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Part-time agile works best when students work in the open

Working in the open speeds up the feedback loops so that you learn more quickly.

Part-time students are in more need of agile practices than they realise. Part-time in this context means students doing one course of their three or four courses that term on software engineering with a team project all term, or all year. These students are juggling commitment for three or four courses, at the same time.

While it might look easier to skip the agile practices that ask for the team to do things together. Not using agile for part-time projects/product development will only lead to delays, and therefore more stress. As mentioned before, scattering duties to people leads to delay. Teach your students better approaches.

Photo by Kaleidico on Unsplash

Tell your students to follow the collaboration rules

The collaboration rules will keep them clear on how, and why, they should put more effort into the coordination of their work. A key part of this is working in the open so that team members can see what they are doing.

The sooner someone else sees a team member’s work, the sooner the person can get feedback for good or bad, on what they did. Yes, they might do something wrong, and this will help them learn a better way to do the work.

Instead of doing work on your own, do work in pairs. With a partner you have instant feedback. This applies to more than pair programming. Pairs can write user stories, write drafts of the report, whatever. Just put two people on the task instead of one, and see what happens. This is how Menlo Innovations organise their work, so it’s not just me saying this.

Instead of people waiting struggling on a task, set a time limit for help. Students often wait until the next meeting to ask for help, which delays finding a solution. Team have hopefully set up team channels for communication, to report progress, or whatever. Get them to use it if they’re stuck. Have them set a time limit, say 3 hours trying to fix something, or integrate a component, and if they’re still stuck after that, then they should ask the group instead of struggling further on their own.

Instead of each task being done in separate branches, have everyone work in the main branch. Yes, this takes coordination. It should also be easy enough to do for any team of five to seven students. They just can’t all work on the same methods at the same time. Orr, they are at least communicating via the team channel to align their work, when they do. Even better would be if they mob for this part. Now everyone is offering feedback, and is in the loop too.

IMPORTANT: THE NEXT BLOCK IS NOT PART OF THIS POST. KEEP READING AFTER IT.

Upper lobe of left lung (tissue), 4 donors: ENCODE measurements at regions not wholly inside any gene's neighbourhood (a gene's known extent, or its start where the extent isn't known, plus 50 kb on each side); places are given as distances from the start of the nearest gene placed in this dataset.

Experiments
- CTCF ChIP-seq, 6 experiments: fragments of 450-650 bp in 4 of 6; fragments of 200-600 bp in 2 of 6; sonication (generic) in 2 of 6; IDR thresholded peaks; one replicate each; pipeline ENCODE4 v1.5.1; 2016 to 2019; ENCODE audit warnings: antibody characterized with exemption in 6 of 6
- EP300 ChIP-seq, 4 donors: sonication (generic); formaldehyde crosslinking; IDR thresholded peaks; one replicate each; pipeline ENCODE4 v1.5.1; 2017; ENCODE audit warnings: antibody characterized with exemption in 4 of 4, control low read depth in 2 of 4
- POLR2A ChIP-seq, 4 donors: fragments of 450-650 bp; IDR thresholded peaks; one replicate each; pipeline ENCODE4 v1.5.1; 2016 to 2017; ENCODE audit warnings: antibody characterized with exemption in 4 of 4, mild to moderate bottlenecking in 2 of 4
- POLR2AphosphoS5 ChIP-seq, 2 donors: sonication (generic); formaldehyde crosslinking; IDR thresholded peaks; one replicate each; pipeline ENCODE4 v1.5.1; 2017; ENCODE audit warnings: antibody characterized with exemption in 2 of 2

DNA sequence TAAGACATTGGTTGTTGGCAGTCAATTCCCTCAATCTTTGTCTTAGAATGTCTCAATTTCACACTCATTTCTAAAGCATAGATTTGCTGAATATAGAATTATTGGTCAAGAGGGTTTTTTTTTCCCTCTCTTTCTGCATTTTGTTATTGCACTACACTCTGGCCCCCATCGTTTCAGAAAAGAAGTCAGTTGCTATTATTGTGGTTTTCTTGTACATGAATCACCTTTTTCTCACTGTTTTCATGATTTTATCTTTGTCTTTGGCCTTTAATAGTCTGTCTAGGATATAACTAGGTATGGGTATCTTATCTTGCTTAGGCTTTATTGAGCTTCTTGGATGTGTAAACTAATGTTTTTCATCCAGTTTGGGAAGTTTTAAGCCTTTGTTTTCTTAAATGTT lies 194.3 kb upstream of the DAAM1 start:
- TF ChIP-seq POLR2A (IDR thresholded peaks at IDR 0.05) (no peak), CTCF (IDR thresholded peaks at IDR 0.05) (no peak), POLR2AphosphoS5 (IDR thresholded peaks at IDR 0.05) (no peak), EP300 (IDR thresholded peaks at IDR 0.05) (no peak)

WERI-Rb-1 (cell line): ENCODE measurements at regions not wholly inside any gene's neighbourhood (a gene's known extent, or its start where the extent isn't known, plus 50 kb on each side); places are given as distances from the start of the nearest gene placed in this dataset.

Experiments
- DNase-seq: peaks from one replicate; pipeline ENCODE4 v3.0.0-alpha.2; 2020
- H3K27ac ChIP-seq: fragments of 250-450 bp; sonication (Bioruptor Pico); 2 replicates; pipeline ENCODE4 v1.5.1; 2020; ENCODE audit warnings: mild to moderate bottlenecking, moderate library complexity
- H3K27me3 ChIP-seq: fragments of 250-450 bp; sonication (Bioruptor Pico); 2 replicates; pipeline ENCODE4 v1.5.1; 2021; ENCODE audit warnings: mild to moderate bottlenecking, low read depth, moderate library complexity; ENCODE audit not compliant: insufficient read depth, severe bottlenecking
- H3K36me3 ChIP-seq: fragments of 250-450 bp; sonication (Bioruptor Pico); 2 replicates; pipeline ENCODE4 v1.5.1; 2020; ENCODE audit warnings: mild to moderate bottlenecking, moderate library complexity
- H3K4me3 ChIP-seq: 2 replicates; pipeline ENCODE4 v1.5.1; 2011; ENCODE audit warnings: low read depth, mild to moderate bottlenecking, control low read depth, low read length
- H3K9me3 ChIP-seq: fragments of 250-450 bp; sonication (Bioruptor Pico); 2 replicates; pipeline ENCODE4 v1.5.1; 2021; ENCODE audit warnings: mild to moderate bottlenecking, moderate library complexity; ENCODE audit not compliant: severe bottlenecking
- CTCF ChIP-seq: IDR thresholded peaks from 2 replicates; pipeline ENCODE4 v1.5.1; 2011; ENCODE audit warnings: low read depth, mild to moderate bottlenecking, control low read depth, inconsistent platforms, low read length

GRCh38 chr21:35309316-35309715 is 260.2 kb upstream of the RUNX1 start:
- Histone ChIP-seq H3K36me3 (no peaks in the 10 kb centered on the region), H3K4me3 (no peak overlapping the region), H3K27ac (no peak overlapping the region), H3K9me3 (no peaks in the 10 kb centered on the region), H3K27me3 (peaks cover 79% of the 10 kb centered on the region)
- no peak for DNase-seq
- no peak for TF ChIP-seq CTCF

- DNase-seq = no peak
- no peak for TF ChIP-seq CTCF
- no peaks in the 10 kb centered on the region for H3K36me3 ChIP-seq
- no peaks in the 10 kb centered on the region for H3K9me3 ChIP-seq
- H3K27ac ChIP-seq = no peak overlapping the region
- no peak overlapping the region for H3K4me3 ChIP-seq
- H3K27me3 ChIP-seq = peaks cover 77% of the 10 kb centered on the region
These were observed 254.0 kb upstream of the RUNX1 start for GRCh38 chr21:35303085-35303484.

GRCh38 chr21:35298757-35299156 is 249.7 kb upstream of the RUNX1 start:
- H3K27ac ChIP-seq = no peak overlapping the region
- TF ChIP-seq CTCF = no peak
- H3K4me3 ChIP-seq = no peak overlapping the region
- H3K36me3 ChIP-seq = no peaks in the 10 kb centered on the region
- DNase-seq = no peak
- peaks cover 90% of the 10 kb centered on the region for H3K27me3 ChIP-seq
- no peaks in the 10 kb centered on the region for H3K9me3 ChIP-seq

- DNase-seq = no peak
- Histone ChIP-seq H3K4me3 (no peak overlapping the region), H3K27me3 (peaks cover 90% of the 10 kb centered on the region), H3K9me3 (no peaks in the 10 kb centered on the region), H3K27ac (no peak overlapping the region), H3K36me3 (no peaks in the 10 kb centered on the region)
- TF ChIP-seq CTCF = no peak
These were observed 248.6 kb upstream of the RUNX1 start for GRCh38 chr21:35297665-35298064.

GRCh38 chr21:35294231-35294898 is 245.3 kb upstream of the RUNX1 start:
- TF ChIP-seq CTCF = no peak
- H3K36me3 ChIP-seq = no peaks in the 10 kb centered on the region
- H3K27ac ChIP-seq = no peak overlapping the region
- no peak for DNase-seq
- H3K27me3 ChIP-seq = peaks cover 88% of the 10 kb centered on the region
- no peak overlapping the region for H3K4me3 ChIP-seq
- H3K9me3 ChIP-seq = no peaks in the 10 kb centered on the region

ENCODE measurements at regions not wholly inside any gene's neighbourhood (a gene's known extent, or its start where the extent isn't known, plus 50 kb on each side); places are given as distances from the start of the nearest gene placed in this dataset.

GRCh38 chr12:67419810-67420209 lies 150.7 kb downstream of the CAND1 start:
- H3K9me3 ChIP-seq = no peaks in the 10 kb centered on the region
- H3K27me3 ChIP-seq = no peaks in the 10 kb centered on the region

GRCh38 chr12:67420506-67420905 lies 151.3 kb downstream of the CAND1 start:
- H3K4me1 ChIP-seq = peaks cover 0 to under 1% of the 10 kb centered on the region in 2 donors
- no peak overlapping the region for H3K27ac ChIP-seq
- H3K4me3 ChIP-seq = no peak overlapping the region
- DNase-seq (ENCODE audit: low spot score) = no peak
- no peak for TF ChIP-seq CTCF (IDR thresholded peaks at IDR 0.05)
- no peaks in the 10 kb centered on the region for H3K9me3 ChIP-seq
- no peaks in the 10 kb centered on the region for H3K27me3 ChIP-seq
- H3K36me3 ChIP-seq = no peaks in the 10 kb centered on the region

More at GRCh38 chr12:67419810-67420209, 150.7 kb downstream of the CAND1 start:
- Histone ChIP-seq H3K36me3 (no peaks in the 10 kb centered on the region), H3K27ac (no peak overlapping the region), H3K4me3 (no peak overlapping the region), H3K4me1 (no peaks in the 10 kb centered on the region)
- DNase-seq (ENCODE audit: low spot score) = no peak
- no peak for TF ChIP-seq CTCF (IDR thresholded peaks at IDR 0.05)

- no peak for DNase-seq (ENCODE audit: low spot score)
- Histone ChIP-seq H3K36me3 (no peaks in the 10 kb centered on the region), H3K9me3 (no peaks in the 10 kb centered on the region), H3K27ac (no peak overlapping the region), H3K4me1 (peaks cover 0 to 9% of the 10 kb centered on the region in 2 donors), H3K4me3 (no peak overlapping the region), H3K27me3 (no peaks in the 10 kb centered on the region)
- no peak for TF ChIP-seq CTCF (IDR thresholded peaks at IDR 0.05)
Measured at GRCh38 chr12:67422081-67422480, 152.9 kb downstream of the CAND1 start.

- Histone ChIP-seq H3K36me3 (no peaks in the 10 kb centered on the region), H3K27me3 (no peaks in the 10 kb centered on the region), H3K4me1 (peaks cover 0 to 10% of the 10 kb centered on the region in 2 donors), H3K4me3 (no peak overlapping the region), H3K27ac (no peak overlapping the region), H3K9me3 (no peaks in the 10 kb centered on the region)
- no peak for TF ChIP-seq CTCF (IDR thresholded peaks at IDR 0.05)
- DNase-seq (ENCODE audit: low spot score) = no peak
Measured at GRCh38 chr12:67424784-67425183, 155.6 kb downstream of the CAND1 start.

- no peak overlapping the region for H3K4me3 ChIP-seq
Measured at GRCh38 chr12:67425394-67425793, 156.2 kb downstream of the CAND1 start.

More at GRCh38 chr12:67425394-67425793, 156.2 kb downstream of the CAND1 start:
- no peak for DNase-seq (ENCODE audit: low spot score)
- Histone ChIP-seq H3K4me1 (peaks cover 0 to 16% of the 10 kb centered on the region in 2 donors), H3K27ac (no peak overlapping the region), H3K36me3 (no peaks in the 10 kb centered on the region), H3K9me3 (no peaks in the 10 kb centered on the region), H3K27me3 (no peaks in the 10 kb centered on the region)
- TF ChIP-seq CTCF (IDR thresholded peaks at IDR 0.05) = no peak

Instead of having one person pull the report together, have it in a shared drive for everyone to see and contribute to. Students always hate the report writing part. This should be started earlier than they think, and should be a shared file for everyone to work on simultaneously. This means people can edit their part together, and it has multiple people proofreading and fixing mistakes.

Instead of waiting until the app is ‘done’ to deploy, have the team deploy a ‘hello world: this is our app’ version as soon as possible. This means their client can see the work, and offer comments. It also means the team reduces one of the biggest risks immediately too. Deploying early is a double-win.

Share this with your students

Go tell these things to your students. Point out that software engineering is hard because it means working with people, and there is no easy way to do this work. Paths that look easy, are slow, and frustrating as noted earlier. Guide them in the hard parts of working in the open, and if they do retrospectives regularly, then they should find ways to make it work for their team.

Lastly, remind them each team is unique. While they can use a pattern from another team, they have to find a way to make it work for them. Doing the same thing as another team, without taking into account their unique context, will not yield the results they expect.

This post is part of a project pulling together my materials and ideas about Teaching Team Collaboration: the Human-Side of Software Development for software development to students.

If you’d like to be notified of future posts, then please sign up for more using the adjacent form. When you sign up, then I’ll send you a free copy of the collaboration rules as a PDF from the book. You can also follow me on LinkedIn

The ideas above are from my book 101+ Ideas to Improve Team Collaboration, which covers all of these little things that students can do to improve their collaboration.

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